Each day, there are plenty of opportunities to practice your Microstep and make a personal connection with someone you may normally take for granted. Just think of all the people you see: the barista at the local coffee shop, the security guard at work, or the crossing-guard at school drop off. These moments of connection take little to no effort to spark, yet they have a great impact on our emotional well-being.

“The sociologist Mark Granovetter calls these low-stakes relationships ‘weak ties,’” Allie Volpe writes in the New York Times. “[They] can have a positive impact on our well-being by helping us feel more connected to other social groups… and empower us to be more empathetic. We’re likely to feel less lonely, too.”

These low-stakes relationships can also improve our sense of happiness, according to a University of British Columbia study. And you don’t need to have a long conversation with these folks to reap the benefits. Micro-interactions, like a smile or a friendly “good morning” nod in the elevator, can hold more power than you might think. These small gestures only take a second, and you’ll both appreciate the quick moment of connection.

In addition to interacting with people you don’t really “know,” consider practicing your Microstep at work, too. Finding common ground with someone you typically see only in a professional setting can allow you to connect in a different capacity, and research suggests it can even help you develop a better working relationship with them. If you think you don’t have much in common with your colleagues at work, try recommending a new book, or a movie you saw recently. That one shared interest can lead to more conversations going forward, and might even extend to friendships with others around the office.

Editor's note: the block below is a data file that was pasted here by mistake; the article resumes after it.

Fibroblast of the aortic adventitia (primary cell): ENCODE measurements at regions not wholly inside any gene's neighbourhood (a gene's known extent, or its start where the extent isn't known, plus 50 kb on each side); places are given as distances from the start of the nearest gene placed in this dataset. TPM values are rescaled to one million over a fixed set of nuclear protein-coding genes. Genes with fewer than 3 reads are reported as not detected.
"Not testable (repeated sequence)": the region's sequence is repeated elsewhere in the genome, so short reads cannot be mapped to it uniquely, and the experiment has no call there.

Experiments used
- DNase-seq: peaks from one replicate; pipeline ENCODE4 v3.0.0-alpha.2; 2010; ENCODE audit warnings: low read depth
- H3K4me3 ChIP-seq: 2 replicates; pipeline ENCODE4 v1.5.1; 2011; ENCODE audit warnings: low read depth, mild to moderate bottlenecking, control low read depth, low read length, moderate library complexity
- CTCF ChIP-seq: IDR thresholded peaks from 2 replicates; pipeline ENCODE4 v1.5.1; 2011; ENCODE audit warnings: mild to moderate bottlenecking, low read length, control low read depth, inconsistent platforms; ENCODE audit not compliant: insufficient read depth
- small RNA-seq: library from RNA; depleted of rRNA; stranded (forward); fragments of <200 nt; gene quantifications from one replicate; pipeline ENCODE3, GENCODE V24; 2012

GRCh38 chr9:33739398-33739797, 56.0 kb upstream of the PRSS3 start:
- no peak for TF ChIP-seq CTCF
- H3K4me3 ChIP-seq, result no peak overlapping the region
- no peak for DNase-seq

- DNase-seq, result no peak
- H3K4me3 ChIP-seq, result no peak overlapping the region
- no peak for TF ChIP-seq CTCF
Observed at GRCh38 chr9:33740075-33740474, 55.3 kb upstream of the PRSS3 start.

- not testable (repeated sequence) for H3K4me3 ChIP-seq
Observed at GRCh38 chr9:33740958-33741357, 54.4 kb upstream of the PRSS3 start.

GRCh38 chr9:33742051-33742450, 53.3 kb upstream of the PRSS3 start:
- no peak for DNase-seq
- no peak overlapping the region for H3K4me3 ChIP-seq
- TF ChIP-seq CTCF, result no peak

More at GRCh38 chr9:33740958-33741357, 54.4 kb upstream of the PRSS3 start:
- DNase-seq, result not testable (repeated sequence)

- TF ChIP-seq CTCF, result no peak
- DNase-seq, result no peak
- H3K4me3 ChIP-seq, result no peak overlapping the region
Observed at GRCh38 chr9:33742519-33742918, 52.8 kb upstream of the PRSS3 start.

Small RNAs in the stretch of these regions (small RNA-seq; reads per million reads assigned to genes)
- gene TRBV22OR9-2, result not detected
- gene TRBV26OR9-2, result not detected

When you commit to practicing your Microstep each day, you’ll be surprised to see how quickly you — and those you interact with — experience its benefits. 

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  • Rebecca Muller Feintuch

    Senior Editor and Community Manager


    Rebecca Muller Feintuch is the Senior Editor and Community Manager at Thrive. Her previous work experience includes roles in editorial and digital journalism. Rebecca is passionate about storytelling, creating meaningful connections, and prioritizing mental health and self-care. She is a graduate of New York University, where she studied Media, Culture and Communications with a minor in Creative Writing. For her undergraduate thesis, she researched the relationship between women and fitness media consumerism.